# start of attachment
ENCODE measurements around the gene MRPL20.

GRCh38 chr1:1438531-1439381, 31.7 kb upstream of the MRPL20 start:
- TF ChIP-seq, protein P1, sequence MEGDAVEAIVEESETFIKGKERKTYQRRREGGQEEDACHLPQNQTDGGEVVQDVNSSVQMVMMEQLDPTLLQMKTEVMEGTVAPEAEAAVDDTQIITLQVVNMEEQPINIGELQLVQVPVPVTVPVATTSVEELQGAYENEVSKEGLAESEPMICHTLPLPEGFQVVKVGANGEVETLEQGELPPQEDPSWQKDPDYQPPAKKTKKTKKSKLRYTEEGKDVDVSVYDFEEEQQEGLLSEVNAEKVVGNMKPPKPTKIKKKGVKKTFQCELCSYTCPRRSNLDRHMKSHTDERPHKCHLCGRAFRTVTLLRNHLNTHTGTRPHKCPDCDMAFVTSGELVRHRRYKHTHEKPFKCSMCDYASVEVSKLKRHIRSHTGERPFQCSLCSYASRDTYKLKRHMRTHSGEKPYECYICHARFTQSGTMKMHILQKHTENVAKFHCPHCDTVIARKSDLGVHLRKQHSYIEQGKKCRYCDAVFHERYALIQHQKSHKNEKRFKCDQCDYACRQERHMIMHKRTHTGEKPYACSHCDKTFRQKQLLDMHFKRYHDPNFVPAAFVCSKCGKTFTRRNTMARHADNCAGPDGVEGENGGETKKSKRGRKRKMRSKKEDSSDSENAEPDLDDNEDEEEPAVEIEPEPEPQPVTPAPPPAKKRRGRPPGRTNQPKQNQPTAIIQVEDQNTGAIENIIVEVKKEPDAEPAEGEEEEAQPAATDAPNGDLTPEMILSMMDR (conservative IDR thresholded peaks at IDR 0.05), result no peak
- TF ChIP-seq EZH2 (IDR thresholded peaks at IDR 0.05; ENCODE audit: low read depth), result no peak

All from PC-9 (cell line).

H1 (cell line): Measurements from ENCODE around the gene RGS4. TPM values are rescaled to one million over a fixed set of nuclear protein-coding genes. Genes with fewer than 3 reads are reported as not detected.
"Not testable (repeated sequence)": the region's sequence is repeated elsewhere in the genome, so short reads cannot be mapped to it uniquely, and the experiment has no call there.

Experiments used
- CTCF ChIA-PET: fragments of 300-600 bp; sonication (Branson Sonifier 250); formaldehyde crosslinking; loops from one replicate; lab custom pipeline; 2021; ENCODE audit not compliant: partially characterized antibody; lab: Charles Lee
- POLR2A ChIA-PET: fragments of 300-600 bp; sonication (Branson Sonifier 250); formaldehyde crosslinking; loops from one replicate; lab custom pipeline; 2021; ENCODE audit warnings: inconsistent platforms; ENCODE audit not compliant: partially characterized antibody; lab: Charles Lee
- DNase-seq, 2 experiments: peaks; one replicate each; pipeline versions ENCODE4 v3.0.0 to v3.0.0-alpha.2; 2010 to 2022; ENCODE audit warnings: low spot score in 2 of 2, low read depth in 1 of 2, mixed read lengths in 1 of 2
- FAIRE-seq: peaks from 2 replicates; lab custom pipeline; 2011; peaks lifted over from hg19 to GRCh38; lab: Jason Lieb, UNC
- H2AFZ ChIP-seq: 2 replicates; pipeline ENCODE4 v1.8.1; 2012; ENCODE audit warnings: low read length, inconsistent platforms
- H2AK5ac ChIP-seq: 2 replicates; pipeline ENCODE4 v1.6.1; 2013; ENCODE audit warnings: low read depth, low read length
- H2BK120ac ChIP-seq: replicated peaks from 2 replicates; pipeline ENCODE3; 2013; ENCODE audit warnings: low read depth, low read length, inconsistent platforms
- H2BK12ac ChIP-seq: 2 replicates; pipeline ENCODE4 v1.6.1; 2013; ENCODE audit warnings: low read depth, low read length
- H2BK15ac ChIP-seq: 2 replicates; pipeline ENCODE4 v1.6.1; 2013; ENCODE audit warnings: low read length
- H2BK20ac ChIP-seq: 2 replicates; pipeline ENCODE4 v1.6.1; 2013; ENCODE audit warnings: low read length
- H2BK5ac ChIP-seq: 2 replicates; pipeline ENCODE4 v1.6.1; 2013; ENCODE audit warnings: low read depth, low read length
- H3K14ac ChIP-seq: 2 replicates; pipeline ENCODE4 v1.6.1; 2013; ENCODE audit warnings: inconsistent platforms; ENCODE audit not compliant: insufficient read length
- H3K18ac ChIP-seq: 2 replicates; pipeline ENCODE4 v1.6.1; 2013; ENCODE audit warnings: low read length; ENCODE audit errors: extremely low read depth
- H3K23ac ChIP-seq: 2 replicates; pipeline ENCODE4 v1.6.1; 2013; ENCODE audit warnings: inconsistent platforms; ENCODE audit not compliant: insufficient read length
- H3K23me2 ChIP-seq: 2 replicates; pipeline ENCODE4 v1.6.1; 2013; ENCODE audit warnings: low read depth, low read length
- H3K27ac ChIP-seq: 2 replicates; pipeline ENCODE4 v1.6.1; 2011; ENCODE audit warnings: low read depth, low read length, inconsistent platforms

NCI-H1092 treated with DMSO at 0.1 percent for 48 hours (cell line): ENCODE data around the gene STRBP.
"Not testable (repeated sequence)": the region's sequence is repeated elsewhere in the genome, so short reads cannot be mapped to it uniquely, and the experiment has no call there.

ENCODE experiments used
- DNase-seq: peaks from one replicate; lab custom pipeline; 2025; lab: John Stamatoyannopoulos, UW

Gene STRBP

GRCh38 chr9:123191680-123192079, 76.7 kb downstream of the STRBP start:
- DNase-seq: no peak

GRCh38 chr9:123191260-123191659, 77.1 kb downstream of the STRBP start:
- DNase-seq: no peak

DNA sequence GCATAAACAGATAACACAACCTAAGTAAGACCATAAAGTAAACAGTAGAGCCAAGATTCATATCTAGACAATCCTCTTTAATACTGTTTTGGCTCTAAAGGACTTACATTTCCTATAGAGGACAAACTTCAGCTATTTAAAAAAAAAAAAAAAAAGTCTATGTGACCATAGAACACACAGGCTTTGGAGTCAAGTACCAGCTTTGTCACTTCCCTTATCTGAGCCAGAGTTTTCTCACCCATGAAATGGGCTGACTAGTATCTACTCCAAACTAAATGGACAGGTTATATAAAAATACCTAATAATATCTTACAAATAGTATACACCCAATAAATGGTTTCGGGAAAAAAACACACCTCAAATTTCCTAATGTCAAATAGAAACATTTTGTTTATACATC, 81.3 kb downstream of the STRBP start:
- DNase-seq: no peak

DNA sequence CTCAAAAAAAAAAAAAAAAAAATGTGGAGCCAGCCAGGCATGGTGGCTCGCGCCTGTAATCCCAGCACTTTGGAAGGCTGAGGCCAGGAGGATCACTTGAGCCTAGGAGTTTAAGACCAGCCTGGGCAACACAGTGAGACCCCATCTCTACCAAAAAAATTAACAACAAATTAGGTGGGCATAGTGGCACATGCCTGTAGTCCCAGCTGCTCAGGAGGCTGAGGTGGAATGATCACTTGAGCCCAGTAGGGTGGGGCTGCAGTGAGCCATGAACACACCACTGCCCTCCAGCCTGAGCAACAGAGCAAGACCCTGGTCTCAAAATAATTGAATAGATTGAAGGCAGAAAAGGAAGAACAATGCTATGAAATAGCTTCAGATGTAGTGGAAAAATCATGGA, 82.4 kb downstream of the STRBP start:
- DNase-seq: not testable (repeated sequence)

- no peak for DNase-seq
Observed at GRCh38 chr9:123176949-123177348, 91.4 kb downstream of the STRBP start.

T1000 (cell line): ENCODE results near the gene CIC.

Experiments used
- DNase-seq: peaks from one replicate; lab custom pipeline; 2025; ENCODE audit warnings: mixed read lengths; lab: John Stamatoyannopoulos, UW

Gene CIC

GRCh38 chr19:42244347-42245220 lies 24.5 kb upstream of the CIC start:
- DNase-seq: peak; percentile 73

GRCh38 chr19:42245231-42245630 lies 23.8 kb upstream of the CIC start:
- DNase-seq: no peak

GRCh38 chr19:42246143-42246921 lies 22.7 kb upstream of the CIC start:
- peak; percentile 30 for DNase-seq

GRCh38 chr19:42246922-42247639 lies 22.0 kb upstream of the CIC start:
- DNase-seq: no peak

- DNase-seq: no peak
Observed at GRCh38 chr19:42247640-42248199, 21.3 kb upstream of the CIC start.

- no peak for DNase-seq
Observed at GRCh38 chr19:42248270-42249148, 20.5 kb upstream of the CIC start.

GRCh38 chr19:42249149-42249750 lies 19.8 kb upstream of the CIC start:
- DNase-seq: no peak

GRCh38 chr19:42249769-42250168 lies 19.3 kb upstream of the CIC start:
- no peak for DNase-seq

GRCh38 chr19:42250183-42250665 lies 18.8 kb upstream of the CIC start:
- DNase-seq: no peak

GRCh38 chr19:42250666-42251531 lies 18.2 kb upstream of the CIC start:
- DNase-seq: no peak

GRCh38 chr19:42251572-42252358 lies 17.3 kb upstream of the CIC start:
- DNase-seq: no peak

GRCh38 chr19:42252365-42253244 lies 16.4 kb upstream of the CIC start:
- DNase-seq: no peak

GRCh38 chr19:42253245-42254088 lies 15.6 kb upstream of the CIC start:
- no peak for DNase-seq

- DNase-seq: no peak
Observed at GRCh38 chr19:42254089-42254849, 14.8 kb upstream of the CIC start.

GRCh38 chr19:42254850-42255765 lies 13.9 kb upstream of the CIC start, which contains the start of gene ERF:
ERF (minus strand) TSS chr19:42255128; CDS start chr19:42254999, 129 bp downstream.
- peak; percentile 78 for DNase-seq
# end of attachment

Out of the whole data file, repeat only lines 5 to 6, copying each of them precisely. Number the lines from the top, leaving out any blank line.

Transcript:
All from PC-9 (cell line).

H1 (cell line): Measurements from ENCODE around the gene RGS4. TPM values are rescaled to one million over a fixed set of nuclear protein-coding genes. Genes with fewer than 3 reads are reported as not detected.